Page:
Using and Tinting Auto Body Filler for Wood Repair.

John Biermacher
by John Biermacher
2 Materials
1 Hour

I have posted some rustic tables that had defects (knotholes, voids, and hole) that required filling. This posting is a tutorial intended to explain how to use and tint two part auto body filler in your wood projects. There is a host of wood fillers on the market in a variety of colors- they come in tubes and cans and are great for filling small imperfections and nail holes, but none of them have the holding power of two part auto body filler, common brandname Bondo.

If you are going to paint the project you are working on, you can use the filler as it comes- part A which is usually gray or tan and part B (the hardener) that is usually red or white, although I have seen blue. It can be shaped, carved, and sanded to do most repairs.

I deliberately cut a chunk out of a piece of trim and will repair it with un-tinted auto body filler.

The right shows body filler and harder.

The filler comes in a kit ( a quart or gallon) with an appropriate size tube of hardener If you have never used body filler I suggest you view this video.

The right shows them mixed

The technique I like to use is to overfill the defect with excess material and let it start to harden, but before it trully hardens I like to trim it with a putty knife , or a painters knife , or a razor knife and remove most, but not all for the excess. This greatly reduces the amount of sanding required which is the next step, after the filler has completely hardened. 

Over filled with Bondo.
Trimmed while tacky

If defects/depressions remain they can be re-work with another treatment of body filler but most ofeten they are so shallow they can be filled with regular wood filler. The very last treatment was done with regular wood filler and sanded. 

Sanded and ready for painting.

I have learned how to incorporate cement fillers to tint the filler so that it can be used in projects that are going to be finished naturally, with stain or dyes, and/or varnishes and oils. The repairs will show but look more like characteristic /defects in the wood rather than repairs. 

The large container is lampblack that I found on eBay quite a few years ago. I purchased it to tint my body filler. When I learned that it could be used to tint concrete I realized that other concrete tints could be used to tint body filler. I found these NEWLOOK products at Home Depot. They were about $7 for a half pound that should last a long time. I chose a dark brown and a light brown tint. Searching the the internet for concrete pigments will yield other suppliers.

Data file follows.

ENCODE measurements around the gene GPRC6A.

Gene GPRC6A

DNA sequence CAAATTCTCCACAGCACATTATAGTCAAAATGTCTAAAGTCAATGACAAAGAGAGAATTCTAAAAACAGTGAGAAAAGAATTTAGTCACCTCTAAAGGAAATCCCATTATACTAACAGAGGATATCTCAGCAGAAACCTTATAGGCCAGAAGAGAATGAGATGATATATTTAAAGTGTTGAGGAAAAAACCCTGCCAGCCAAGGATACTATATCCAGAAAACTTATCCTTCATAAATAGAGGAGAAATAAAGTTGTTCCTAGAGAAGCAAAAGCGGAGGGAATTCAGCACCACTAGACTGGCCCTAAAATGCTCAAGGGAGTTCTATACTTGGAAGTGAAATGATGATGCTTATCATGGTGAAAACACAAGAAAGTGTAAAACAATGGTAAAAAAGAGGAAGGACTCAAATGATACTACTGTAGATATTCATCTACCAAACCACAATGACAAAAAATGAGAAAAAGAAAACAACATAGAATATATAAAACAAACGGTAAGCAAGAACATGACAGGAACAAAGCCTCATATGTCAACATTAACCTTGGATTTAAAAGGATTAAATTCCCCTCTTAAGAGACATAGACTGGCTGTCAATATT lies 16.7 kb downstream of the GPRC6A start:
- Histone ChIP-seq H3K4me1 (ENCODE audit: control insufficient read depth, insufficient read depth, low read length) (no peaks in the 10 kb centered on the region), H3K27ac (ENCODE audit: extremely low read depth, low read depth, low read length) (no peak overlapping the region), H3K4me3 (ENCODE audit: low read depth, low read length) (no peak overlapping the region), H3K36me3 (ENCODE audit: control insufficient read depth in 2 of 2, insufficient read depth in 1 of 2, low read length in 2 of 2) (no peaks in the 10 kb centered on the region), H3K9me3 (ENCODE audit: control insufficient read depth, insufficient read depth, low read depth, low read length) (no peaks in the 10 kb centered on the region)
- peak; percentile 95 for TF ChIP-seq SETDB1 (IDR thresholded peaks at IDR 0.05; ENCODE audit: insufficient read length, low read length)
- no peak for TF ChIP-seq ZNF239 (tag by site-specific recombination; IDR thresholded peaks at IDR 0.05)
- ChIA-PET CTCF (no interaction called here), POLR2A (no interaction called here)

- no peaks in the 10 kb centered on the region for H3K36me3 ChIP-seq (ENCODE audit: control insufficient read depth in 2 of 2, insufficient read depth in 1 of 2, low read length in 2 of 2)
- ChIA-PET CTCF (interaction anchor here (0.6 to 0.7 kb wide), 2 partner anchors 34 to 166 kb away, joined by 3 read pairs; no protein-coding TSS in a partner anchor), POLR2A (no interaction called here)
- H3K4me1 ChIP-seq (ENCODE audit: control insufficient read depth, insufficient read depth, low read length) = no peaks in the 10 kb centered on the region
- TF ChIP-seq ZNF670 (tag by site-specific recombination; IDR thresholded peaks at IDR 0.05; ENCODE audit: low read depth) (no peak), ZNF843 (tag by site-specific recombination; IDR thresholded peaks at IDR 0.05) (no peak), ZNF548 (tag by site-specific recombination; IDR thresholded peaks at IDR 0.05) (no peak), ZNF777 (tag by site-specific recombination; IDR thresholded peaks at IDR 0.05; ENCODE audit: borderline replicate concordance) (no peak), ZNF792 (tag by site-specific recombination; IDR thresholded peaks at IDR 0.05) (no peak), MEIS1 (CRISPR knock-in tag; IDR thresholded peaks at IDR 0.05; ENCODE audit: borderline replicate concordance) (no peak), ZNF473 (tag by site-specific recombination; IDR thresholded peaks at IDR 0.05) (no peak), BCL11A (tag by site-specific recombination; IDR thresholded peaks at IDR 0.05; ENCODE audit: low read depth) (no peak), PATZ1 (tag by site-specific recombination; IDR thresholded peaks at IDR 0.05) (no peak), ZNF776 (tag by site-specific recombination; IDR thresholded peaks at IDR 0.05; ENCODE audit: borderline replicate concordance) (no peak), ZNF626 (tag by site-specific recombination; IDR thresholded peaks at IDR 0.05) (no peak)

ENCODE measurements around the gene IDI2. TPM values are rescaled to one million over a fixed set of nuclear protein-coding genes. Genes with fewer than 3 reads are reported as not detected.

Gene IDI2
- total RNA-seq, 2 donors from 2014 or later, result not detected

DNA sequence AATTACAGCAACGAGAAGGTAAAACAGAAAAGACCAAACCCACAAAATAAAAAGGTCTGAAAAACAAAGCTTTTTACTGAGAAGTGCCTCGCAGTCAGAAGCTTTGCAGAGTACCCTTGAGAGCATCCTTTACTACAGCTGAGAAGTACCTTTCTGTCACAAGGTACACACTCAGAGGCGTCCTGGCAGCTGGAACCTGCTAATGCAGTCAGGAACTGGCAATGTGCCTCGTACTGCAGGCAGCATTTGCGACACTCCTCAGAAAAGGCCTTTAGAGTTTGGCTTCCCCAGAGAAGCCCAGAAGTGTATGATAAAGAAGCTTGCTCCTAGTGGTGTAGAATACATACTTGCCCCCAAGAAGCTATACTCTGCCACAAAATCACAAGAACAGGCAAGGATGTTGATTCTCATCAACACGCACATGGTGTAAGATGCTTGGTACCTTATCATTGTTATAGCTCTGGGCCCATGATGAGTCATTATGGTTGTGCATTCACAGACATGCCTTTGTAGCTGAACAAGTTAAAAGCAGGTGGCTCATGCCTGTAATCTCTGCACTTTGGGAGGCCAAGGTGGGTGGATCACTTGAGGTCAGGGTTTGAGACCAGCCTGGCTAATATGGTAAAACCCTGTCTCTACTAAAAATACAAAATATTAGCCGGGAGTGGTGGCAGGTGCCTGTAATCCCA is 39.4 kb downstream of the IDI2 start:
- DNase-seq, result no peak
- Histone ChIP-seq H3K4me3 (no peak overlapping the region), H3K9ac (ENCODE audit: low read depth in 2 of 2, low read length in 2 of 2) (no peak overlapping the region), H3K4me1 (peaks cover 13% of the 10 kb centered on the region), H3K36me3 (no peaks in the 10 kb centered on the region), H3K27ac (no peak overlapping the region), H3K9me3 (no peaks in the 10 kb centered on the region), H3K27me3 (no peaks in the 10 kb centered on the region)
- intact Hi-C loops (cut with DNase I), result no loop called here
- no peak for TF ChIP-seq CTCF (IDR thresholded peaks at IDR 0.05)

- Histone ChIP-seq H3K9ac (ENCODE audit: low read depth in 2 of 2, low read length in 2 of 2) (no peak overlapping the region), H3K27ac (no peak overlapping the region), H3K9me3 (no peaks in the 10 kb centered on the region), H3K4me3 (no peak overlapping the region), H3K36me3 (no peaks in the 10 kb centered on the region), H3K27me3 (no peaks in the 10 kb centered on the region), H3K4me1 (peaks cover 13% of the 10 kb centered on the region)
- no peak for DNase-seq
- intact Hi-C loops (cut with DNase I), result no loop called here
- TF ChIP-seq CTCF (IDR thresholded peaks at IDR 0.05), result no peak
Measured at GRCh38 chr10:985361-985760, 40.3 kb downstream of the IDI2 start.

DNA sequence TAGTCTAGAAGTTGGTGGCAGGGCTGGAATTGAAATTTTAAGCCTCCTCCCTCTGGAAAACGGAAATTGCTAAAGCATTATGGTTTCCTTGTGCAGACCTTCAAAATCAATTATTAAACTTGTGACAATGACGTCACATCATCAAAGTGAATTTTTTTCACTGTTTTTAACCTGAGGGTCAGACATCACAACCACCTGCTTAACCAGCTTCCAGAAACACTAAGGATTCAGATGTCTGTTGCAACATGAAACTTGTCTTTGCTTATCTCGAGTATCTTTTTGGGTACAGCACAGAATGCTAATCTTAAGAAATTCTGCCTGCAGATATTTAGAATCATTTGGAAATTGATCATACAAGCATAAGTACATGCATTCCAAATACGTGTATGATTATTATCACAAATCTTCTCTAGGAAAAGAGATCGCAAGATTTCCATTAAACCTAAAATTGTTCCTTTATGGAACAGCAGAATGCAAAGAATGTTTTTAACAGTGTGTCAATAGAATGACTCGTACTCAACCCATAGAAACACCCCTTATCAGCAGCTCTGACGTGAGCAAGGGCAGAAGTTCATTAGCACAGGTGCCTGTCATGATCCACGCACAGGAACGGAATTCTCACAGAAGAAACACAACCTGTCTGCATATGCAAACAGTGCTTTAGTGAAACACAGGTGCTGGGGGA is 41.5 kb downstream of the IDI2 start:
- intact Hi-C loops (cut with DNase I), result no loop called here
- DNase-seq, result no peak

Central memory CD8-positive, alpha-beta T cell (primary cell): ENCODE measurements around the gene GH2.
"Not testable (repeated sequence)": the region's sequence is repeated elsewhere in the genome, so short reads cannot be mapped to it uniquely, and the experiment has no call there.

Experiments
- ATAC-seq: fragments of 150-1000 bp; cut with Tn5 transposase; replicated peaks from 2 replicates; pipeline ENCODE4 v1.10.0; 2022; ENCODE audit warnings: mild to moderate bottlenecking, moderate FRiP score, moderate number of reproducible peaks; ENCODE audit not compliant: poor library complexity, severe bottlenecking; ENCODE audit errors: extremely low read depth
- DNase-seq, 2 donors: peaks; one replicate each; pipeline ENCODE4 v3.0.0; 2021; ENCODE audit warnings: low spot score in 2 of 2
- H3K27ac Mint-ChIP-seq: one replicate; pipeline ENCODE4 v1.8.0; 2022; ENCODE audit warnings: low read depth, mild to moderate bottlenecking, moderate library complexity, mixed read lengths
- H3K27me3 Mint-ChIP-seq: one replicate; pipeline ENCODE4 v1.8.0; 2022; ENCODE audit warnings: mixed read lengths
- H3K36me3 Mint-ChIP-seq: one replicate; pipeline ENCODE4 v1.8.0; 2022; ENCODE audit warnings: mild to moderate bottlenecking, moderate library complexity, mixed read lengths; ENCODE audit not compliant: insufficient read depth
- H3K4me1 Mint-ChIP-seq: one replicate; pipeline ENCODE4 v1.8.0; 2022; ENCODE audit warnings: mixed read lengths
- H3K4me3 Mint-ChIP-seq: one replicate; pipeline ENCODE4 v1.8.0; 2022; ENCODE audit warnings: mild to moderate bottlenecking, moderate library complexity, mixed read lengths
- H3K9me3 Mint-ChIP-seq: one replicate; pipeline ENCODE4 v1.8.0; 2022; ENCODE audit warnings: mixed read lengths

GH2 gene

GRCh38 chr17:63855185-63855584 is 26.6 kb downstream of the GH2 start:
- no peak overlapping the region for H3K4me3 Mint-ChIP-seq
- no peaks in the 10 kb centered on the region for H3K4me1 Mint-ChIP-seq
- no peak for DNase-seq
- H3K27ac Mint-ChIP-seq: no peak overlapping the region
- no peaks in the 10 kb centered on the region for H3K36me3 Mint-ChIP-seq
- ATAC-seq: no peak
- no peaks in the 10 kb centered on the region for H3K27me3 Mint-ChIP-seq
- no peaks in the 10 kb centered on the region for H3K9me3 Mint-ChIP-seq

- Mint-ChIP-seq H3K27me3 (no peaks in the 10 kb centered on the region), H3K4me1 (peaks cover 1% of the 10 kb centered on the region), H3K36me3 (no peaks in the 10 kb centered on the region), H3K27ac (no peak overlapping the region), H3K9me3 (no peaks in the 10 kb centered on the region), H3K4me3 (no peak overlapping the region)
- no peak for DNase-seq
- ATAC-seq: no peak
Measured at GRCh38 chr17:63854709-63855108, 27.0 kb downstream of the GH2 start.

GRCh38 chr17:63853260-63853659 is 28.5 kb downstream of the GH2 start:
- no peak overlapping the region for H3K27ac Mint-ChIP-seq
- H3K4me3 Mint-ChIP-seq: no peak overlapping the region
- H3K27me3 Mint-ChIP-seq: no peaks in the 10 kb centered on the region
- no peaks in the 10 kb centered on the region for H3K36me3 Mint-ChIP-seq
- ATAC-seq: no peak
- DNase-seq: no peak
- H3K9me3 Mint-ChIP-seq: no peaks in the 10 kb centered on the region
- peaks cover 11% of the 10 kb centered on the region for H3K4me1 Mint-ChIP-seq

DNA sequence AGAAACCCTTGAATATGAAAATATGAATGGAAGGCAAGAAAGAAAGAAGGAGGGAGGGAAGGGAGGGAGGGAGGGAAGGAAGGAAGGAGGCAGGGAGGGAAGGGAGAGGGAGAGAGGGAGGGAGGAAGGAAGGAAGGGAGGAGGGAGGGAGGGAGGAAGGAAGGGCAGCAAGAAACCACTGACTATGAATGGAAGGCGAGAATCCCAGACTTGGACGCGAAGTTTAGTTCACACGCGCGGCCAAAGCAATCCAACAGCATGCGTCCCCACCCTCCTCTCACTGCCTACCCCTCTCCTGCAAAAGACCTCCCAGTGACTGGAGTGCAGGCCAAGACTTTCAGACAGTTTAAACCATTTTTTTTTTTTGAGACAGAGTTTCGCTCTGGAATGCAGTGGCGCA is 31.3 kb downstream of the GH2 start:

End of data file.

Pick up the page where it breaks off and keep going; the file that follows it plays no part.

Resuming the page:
Missing knot.

I will now show you how to repair a major defect (a missing knot) in a piece of wood so you can finish it naturally. Find a dowel about the diameter of the missing knot. Cut it at angle so the piece is thinner than the board you are repairing. This step isn’t truly necesssary, but it reduces the amount if filler required and gives “the knot” a solid center.

Angled cut on a dowel.
Dowel in knot hole.

I started with some part A of the body filler about the size I thought I would need. I usually work in about golf size batches (or multiples thereof) because it will require about a quarter inch squeeze of the harder as it comes from the tube. BEFORE you add the hardener, mix in the cement tint (in this case I used black) with the part A. A little goes a long ways and you can almays add more tint. You can throughly mix in the color and until you add the harder you can work a slowly as you wish or separate it into smaller batches.

Once you add the harder mix very throughly and you have about 5 to 10 minutes working time. I suggest you overfill the holes/defects and scrape it off after it has started to set but not totally hardened. if you scrap out to much, let it harden and refill with another batch. You can actualluy use this technique to create some variation in your repair by repeating with an alternative color. 

Overfilled knot repair.
Repair after scraping/sanding.

If this was an actual project I would chisel/chip out some of the black filler and fill with a skim coat of the brown(s) to creat some variation in color, yielding a more realistic looking knot.

Repair with one coat of varnish.

This posting could be confusing because I tried to cover tinted and untinted filler in one posting. feel free to ask for clarifications. My cost estimate includes a gallon of Bondo and a pound of tint that will do a lot of repairs. Thanks for viewing,

May 2022. I am not the only person to repair wood with Bondo but using cement tint to color it is an original idea. I did find a you-tube video that discusses using Bondo for wood repair. Hope this adds to the discussion and isn’t against HomeTalk’s policy.

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  • Teresa Seeger-Gesser Teresa Seeger-Gesser on Sep 26, 2019

    I’ll definitely remember this! I am wondering.....if you were just using very small amounts of bondo......say for drawer pull holes......could you add a few drops of stain to it before you add the hardener?


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